Stevie Wonder‘s talent was obvious to everyone from the time he was old enough to pick out a few notes on the piano. While kids his own age were trying to master the alphabet back in elementary school, young Steveland Hardaway Judkins Morris was acquiring the chops of musicians three times his age. His second record “Fingertips Part II” was made in 1963 when he was around 13 years old and it made him a star. Motown Records was hesitant about having him in the studio because he was blind; in their initial stupidity they thought he might trip over the cables or bump into the piano. They didn‘t know what they were dealing with, then or a few years later on his 21st birthday when he told the management he wanted total creative control over his records. This was tantamount to mutiny as far as Berry Gordy was concerned: Motown Records was the supreme dictator over the lives of everyone on their roster, down to what colour socks and what coordinated outfits their obedient charges donned. In the end with Stevie, they had no choice and they acquiesced to his demands for artistic freedom.
Stevie released five brilliant albums in a row in the 1970s: Music of My Mind, Talking Book, Innervisions, Fulfillingness First Finale, and Songs in the Key of Life. Such a consistent output in such a short time has not been equaled by any other musician. Strong statement, but I‘ll stand by it. With those albums he revolutionized American music, bringing the full potential of the synthesizer to fruition and creating songs as complex, as hard to sing, as hard to play, and as memorable as those of any musician anywhere on the planet working in any genre. More than that, he realized all the promise of earlier black artists who were politically conscious. I am thinking here of Sam Cooke and Marvin Gaye, both of whom profoundly influenced Stevie .
The Sixties and Seventies were a time when music assumed an importance it had never had previously; protest songs became part of the musical mainstream, not just through songs like Sam Cooke‘s “A Change is Gonna Come” and Marvin Gaye‘s “What‘s Going On”, but also the songs of Dylan and Peter Paul & Mary and a host of others. Stevie‘s epic contribution to this genre is “Living for the City”, a tale of a young black man who goes to the big city, gets innocently involved in a drug bust on the street, and ends up in jail for ten years. The song is riveting in its intensity, its message, and in its relentless groove. It won Best R & B song in the Grammys for 1974. It still stands up, 40 years later, for the power of its conviction and for its relentless indictment of a justice system that to this day puts more uneducated black men in jail than can be reasonably understood. Ray Charles recorded a searing rendition of this song that for all its power does not match the strength of Stevie‘s original.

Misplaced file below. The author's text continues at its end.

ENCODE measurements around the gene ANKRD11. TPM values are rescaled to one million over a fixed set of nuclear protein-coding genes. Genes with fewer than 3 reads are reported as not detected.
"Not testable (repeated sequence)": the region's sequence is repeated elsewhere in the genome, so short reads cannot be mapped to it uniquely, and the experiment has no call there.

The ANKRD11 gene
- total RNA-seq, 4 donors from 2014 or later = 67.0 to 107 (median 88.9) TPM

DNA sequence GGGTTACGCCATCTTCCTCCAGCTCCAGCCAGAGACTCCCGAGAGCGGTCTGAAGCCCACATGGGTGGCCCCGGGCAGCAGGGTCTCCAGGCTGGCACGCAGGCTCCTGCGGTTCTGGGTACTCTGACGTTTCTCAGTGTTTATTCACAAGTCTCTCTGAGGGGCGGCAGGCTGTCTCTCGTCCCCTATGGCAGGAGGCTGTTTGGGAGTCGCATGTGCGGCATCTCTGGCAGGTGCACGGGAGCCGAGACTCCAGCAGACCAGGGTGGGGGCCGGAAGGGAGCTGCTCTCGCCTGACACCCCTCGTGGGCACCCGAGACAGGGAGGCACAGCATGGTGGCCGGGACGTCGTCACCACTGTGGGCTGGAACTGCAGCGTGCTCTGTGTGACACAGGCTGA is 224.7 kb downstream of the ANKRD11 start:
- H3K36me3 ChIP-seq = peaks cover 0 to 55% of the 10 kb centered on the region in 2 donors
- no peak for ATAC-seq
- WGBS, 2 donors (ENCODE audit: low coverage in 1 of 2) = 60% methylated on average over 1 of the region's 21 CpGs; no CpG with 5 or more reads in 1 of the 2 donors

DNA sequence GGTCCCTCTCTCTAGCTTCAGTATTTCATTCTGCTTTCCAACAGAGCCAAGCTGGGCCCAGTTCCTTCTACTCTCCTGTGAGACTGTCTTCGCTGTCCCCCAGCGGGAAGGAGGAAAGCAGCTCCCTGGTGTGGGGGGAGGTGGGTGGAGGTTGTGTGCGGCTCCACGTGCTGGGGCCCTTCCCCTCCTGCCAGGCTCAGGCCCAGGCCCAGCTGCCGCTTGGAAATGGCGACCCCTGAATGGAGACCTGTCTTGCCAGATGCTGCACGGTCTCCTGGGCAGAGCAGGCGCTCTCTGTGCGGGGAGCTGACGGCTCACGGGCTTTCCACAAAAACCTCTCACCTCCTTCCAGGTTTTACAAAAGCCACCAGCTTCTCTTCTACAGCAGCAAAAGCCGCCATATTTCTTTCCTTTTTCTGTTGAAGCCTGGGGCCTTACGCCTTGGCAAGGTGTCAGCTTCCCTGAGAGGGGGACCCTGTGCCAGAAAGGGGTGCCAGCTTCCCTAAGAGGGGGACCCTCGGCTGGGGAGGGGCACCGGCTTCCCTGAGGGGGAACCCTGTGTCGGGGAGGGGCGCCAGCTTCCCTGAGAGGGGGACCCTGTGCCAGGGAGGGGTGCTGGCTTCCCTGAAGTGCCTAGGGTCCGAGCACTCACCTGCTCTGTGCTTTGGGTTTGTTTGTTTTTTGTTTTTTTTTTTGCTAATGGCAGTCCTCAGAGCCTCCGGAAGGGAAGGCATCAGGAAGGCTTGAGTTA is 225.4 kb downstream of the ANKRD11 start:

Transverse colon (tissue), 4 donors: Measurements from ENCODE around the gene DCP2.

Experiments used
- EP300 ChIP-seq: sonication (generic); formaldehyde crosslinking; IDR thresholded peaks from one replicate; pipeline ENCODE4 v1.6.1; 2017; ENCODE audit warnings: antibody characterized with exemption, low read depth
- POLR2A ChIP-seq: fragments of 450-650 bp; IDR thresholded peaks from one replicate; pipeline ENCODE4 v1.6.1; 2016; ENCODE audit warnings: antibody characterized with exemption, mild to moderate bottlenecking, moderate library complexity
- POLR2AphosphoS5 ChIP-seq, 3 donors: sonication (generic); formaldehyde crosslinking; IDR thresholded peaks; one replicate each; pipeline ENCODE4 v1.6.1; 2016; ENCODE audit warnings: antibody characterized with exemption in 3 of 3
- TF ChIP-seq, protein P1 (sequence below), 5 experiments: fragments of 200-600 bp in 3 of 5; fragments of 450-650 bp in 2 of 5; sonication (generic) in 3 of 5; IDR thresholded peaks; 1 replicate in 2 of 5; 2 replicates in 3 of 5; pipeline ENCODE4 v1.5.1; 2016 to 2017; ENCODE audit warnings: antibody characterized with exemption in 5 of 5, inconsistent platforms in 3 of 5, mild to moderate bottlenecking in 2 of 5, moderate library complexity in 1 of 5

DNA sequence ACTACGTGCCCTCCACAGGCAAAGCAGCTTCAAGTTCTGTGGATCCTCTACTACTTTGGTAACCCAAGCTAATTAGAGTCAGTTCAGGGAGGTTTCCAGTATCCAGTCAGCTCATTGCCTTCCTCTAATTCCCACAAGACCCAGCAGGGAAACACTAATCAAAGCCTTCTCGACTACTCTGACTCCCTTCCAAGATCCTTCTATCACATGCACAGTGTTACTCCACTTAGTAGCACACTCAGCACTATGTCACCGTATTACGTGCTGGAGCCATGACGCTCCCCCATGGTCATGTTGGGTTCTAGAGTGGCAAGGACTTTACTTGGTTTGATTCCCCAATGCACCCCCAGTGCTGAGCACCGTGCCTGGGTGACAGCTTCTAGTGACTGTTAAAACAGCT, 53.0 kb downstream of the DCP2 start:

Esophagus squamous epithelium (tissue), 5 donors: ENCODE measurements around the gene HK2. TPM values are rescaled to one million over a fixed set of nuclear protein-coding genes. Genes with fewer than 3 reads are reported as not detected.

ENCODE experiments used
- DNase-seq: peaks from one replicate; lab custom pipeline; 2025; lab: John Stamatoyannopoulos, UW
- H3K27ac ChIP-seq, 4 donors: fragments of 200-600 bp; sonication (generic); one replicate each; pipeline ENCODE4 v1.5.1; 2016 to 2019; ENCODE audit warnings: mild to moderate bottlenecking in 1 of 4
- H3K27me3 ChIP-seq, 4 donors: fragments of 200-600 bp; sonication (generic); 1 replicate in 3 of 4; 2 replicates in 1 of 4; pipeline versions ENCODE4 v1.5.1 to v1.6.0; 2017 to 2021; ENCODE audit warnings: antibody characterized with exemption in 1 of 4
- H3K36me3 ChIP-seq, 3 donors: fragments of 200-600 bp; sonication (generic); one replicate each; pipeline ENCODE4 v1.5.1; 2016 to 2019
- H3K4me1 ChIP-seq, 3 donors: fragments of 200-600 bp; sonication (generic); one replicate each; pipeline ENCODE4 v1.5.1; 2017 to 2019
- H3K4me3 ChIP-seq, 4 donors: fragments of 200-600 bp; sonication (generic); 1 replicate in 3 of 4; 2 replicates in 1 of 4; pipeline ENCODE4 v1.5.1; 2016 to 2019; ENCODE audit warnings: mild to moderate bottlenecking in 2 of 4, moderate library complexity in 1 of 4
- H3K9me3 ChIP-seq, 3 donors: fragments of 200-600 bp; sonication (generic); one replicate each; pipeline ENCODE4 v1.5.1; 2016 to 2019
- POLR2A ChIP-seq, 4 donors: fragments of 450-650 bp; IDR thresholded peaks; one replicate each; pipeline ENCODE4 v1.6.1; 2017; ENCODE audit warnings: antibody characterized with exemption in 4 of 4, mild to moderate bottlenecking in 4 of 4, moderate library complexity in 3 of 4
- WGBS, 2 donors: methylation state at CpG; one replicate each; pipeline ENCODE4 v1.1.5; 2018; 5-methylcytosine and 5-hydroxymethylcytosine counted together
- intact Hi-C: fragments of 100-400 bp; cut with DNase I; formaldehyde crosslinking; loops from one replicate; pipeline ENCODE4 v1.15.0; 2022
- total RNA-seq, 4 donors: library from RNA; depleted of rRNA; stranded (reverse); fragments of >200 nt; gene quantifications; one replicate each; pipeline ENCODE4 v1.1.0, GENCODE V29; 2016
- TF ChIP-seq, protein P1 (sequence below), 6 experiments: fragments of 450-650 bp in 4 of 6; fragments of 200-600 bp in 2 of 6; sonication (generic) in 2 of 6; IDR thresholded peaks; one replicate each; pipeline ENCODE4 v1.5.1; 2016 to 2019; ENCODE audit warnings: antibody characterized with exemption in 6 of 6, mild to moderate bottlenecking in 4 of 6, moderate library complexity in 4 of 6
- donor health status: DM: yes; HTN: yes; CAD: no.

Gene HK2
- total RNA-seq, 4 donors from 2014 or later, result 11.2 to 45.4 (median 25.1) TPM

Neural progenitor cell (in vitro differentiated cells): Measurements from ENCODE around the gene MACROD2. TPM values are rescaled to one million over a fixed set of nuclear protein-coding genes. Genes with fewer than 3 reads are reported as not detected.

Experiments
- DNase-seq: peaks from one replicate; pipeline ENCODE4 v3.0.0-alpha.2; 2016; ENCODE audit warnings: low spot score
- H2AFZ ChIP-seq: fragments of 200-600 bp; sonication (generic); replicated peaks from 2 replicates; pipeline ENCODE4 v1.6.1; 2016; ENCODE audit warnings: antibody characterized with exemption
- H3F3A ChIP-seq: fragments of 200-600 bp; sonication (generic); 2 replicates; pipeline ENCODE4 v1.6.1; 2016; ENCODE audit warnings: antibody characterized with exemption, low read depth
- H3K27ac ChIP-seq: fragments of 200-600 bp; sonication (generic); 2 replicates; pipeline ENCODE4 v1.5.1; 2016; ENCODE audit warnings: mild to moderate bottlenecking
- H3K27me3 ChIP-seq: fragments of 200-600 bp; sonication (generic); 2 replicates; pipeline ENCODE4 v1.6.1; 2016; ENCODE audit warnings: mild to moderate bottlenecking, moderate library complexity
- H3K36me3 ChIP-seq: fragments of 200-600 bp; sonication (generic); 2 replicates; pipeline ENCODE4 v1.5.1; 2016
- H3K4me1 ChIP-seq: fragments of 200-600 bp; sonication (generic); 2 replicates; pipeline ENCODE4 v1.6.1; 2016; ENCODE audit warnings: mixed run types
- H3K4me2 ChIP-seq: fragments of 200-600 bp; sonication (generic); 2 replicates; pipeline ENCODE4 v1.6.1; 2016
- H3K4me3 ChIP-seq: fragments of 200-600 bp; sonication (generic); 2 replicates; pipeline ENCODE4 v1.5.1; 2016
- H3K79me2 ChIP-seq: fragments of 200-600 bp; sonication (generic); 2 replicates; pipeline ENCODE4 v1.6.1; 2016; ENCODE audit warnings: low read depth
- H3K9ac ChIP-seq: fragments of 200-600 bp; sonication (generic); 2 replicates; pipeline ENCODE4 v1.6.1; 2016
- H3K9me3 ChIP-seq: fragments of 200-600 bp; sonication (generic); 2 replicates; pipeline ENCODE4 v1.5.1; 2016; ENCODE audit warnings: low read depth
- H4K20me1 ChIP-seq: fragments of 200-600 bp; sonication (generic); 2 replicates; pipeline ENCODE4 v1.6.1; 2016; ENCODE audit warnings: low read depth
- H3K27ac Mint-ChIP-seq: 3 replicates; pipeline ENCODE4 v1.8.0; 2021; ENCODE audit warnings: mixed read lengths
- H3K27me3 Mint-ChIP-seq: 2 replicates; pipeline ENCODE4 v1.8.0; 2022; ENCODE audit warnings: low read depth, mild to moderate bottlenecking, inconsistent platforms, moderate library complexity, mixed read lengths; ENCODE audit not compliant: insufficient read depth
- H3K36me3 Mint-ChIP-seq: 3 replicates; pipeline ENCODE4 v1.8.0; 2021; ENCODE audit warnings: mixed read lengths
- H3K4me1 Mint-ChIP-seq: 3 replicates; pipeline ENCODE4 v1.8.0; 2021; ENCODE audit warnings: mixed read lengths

Now the last thing Motown Records was interested in was political controversy. Motown was a hit factory, and Berry Gordy was perhaps the original stoker of “the star-maker machinery behind the popular song”. In Stevie Wonder he had something beyond his control that did not exist elsewhere in his stable of artists: a socially conscious musical genius who wrote lyrics, composed music, produced, and won multiple Grammy awards without any assistance from Gordy.
I have to mention Stevie‘s wonderful singing as well. He sounds tough and angry on “Living for the City”, in keeping with the message of the song. And then there are the lyrics, in which he manages a splendid marriage of sympathy, specificity, and moral outrage. Not to mention his incredible keyboard work on the synthesizer that he had played a major part in developing. This brought a new sound to American music, tougher and less sentimental than the usual piano or Hammond B3 sounds that had dominated keyboard playing to date.
As if that weren‘t enough, on the Innervisions album he continued to display a romantic side that has seldom been matched. The writing of “All is Fair in Love” would have made many a career. For me it is the finest love song of the last forty years. As soon as it was released it was claimed by a number of other artists for their repertoire, notably Cleo Laine who at the time was regarded as one of the best singers ever to come out of Europe. She recorded this song for one of her top selling albums in the 1970s – A Beautiful Thing– and her version is a perfect Broadway singer‘s interpretation of what was never intended to be a Broadway song.
Kanye West said it best in 2005:
“I’m not trying to compete with what’s out there now. I’m really trying to compete with Innervisions and Songs in the Key of Life. It sounds musically blasphemous to say something like that, but why not set that as your bar?”
And as for Stevie‘s later stuff, his single “What The Fuss” was bloody marvelous. He hasn‘t lost his way.
Brian Miller is the Publisher and Editor of Vivascene. A former record store owner, business executive and business writer, he is devoted to great music, classical guitar, vinyl records and high end audio. Email: firstname.lastname@example.org